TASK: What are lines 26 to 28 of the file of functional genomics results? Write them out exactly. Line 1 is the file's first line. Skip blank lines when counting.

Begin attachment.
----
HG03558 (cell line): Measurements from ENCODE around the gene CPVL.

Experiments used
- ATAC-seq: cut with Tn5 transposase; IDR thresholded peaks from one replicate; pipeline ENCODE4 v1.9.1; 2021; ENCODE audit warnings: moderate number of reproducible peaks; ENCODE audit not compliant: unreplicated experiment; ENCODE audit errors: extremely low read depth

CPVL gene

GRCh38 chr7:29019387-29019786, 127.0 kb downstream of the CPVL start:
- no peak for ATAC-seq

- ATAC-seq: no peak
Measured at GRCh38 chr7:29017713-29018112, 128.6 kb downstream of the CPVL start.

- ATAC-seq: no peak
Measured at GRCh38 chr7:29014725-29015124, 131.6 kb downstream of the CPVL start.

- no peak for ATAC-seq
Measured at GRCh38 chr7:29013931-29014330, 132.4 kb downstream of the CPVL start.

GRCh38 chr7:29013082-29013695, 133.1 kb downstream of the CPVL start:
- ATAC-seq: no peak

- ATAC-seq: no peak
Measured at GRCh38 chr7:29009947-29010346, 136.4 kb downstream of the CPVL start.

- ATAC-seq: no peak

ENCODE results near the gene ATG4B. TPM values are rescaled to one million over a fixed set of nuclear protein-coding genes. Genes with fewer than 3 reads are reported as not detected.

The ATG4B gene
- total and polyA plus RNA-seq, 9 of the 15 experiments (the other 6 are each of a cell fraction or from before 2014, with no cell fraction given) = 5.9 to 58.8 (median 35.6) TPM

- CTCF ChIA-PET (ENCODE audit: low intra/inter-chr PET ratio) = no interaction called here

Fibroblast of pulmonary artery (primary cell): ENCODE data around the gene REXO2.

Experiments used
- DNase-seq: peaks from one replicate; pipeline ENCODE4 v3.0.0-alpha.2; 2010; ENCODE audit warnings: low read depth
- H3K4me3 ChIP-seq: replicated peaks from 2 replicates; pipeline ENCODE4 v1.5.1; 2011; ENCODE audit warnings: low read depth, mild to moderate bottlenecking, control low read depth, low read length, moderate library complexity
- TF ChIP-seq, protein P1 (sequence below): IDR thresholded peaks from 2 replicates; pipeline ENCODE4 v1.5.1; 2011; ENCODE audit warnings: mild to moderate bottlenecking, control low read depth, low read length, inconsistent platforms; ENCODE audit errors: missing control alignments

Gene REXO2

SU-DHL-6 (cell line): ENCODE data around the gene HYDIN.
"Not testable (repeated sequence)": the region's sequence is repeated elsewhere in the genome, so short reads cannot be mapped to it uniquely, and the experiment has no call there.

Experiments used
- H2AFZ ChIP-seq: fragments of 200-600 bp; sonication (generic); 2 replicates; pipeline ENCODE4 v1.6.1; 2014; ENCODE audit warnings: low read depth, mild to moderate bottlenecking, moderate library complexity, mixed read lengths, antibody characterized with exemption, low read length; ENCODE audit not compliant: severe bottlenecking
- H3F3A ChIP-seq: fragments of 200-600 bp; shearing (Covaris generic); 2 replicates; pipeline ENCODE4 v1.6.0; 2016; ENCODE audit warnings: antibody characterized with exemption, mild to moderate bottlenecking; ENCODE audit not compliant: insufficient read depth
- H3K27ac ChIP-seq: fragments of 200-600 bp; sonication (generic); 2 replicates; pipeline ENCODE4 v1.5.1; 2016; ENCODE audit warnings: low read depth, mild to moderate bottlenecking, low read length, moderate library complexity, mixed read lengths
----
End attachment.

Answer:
- TF ChIP-seq, protein P1 (sequence below): IDR thresholded peaks from 2 replicates; pipeline ENCODE4 v1.5.1; 2011; ENCODE audit warnings: mild to moderate bottlenecking, control low read depth, low read length, inconsistent platforms; ENCODE audit errors: missing control alignments

Gene REXO2

SU-DHL-6 (cell line): ENCODE data around the gene HYDIN.